Christopher | Christophoros | Probus | the “Christ bearer” | the “dog-headed”

● Orthodox Remembrance Day: May 9, November 9
● Name means: the Christ bearer (from Greek)
● Martyr, Holy Helper
● Attributes: Giant with staff, child on his shoulders, walking through water
● Patron: sailors, soldiers, pilgrims, travelers, drivers, chauffeurs, goldsmiths, treasure
diggers, fruit merchants, gardeners, athletes, doctors and against disease, mountain
roads, children, against plague, epidemics, epilepsy, unexpected death, hail, eye
ailments, blindness, toothache, wounds, against fire and water hazards, drought, storm,
● Born in Canaan or in Lycia, Turkey
● Died around 250 in Lycia, Turkey
The life of Christopher is steeped in legends, although historical records confirm his existence. A
church in Chalcedon was consecrated in his name in 454, confirming his veneration.
Christopher’s journey began as a soldier, but he later became a missionary spreading the word
of God throughout Lycia. His fate was martyrdom, which remains a focal point of many of the
legends concerning him.
One such legend details Christopher’s miraculous baptism, setting him on a path to teach and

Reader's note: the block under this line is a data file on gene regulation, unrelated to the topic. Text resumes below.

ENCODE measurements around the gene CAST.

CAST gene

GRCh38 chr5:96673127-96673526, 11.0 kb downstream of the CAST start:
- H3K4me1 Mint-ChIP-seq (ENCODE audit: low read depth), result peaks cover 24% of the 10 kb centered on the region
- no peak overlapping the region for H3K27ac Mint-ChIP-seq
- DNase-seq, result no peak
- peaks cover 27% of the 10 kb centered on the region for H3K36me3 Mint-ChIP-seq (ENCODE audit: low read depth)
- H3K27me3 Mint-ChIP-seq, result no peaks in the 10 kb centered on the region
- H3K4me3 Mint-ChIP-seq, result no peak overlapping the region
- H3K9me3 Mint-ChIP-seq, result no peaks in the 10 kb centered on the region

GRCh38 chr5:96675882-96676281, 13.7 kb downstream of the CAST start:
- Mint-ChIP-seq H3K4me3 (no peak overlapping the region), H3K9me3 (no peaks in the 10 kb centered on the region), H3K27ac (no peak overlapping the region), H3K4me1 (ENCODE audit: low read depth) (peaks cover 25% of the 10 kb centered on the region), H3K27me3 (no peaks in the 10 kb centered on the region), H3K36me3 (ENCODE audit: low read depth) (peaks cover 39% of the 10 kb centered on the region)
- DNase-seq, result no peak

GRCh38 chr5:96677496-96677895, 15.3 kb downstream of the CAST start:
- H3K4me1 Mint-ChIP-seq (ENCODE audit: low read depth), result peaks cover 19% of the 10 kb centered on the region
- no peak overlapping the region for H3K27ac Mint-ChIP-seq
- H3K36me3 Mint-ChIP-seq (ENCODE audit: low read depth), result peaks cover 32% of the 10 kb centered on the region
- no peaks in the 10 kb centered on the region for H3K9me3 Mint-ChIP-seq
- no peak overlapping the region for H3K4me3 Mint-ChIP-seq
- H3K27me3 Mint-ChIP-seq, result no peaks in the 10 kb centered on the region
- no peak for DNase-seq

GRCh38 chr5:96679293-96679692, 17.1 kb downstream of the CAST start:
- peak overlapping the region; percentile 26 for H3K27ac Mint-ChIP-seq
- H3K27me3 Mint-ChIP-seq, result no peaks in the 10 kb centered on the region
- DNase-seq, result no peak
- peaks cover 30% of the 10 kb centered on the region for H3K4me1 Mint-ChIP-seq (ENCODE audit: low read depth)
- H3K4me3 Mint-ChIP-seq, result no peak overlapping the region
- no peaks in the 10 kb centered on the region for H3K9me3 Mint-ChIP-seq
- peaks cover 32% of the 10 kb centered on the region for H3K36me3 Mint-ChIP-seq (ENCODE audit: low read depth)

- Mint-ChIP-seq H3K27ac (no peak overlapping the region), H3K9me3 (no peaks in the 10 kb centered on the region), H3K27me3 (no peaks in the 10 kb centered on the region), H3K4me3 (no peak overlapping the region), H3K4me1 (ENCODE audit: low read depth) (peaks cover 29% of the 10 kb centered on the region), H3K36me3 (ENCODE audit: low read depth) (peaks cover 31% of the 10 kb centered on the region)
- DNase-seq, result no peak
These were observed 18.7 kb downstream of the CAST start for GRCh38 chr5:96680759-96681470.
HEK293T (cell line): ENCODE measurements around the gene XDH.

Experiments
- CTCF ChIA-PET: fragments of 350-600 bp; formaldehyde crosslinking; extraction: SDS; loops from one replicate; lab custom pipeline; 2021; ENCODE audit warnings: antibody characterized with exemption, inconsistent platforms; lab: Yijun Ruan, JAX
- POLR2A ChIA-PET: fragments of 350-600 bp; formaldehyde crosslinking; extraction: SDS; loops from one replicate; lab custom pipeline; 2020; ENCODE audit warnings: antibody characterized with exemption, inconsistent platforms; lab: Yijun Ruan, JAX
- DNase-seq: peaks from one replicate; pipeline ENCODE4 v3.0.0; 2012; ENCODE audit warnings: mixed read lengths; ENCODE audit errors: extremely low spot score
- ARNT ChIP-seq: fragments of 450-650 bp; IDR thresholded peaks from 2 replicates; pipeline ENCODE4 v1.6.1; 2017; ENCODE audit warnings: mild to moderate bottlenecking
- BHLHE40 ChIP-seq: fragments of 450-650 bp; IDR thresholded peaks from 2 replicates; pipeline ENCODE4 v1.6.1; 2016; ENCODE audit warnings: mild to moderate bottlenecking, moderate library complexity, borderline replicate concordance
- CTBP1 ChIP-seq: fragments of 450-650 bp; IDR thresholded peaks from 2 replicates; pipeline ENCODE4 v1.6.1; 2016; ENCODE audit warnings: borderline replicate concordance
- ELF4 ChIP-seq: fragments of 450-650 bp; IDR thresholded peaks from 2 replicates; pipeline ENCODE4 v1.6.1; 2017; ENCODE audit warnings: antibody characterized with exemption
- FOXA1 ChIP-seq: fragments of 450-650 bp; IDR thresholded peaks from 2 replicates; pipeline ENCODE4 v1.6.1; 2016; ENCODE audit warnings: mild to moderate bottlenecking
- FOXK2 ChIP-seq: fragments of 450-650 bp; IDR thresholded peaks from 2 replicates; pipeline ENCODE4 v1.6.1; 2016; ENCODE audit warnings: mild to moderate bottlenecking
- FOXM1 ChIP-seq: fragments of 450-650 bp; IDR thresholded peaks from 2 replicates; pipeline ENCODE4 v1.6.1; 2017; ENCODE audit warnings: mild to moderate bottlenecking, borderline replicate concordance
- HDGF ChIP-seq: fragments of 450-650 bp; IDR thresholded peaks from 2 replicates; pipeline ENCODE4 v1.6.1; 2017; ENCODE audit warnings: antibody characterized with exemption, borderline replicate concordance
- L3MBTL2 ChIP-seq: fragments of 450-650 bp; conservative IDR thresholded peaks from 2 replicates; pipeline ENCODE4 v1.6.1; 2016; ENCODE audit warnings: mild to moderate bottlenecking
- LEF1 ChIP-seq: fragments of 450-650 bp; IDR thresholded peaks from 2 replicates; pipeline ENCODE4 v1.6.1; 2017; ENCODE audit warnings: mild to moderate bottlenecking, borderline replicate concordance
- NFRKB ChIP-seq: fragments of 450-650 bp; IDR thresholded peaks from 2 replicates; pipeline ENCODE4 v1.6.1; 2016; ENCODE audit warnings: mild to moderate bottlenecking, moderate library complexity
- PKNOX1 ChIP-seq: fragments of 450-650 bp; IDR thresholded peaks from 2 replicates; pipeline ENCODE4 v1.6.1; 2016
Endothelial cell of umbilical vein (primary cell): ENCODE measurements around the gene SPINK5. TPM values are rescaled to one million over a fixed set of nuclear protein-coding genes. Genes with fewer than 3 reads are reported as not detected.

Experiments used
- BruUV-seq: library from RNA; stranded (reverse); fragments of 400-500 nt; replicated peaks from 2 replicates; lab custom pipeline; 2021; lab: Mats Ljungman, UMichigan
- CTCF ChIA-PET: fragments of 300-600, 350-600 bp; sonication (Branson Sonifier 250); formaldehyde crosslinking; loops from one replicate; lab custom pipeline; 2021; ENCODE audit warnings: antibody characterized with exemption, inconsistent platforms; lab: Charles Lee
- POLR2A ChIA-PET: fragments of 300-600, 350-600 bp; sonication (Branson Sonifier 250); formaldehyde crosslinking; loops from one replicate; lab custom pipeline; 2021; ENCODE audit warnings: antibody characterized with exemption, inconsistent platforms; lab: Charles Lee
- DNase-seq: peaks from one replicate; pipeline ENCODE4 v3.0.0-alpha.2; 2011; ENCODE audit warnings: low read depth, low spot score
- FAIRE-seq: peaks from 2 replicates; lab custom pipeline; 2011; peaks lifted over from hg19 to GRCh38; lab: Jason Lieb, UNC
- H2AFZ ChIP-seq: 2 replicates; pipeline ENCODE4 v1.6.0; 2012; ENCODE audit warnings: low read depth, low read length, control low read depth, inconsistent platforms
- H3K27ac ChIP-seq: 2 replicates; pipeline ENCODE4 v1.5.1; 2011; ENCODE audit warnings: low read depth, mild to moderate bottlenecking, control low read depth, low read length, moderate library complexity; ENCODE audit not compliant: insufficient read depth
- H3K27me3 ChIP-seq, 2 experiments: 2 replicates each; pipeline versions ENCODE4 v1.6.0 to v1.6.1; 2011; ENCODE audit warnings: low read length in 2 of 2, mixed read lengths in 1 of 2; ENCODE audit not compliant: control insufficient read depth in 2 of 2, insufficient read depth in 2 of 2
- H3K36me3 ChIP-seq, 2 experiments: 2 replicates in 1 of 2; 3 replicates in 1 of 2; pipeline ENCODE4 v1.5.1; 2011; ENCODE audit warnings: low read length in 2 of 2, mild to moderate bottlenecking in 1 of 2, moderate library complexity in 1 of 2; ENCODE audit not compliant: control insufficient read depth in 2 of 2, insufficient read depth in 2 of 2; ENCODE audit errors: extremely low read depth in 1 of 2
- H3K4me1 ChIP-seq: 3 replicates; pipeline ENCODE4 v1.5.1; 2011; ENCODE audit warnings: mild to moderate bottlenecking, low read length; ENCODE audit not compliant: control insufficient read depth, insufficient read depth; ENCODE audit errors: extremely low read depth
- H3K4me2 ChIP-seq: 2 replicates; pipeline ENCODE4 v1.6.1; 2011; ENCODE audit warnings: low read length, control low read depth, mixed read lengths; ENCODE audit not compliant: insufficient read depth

preach throughout the lands. His depiction in Western Church iconography is as a giant, carrying
the Baby Jesus on his shoulders across a river. This representation portrays him as one of the
fourteen emergency helpers, and he has become a prominent patron saint of travelers.
The Eastern Church, on the other hand, depicts Christopher in a more literal interpretation, as
Kynokephalen, or “dog-headed.” Christopher’s appearance as a dog-headed figure is subject to
interpretation, with some believing it may have been a symbol of his steadfastness and loyalty
to his faith. Regardless of the interpretation, Christopher’s life and legend have undoubtedly left
an indelible mark on Christian tradition, making him an enduring and beloved figure to this day.